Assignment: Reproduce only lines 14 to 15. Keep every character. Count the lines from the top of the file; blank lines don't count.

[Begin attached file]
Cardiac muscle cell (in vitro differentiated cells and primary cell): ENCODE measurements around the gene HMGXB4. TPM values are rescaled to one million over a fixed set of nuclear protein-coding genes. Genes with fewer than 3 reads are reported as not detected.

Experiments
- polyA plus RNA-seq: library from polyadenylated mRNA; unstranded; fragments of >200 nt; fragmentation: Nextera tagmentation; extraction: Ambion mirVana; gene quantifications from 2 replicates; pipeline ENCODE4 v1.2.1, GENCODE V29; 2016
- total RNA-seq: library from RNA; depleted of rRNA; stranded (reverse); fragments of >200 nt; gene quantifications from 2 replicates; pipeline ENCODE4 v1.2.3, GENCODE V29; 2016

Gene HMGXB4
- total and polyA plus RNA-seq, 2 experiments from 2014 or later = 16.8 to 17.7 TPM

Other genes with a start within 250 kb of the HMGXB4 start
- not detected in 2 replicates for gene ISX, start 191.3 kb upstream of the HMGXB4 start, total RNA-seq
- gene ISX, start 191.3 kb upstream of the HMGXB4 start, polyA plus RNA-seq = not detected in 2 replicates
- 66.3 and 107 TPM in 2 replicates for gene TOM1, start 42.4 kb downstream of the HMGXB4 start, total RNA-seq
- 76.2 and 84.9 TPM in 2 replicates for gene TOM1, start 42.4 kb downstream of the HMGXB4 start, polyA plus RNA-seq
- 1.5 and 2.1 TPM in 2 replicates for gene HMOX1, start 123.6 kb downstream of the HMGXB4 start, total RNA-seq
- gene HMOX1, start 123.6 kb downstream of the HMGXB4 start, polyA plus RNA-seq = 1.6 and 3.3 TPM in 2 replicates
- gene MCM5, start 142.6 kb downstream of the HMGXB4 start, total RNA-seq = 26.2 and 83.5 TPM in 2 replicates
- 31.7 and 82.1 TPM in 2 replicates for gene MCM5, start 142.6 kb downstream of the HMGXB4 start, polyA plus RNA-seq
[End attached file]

- gene MCM5, start 142.6 kb downstream of the HMGXB4 start, total RNA-seq = 26.2 and 83.5 TPM in 2 replicates
- 31.7 and 82.1 TPM in 2 replicates for gene MCM5, start 142.6 kb downstream of the HMGXB4 start, polyA plus RNA-seq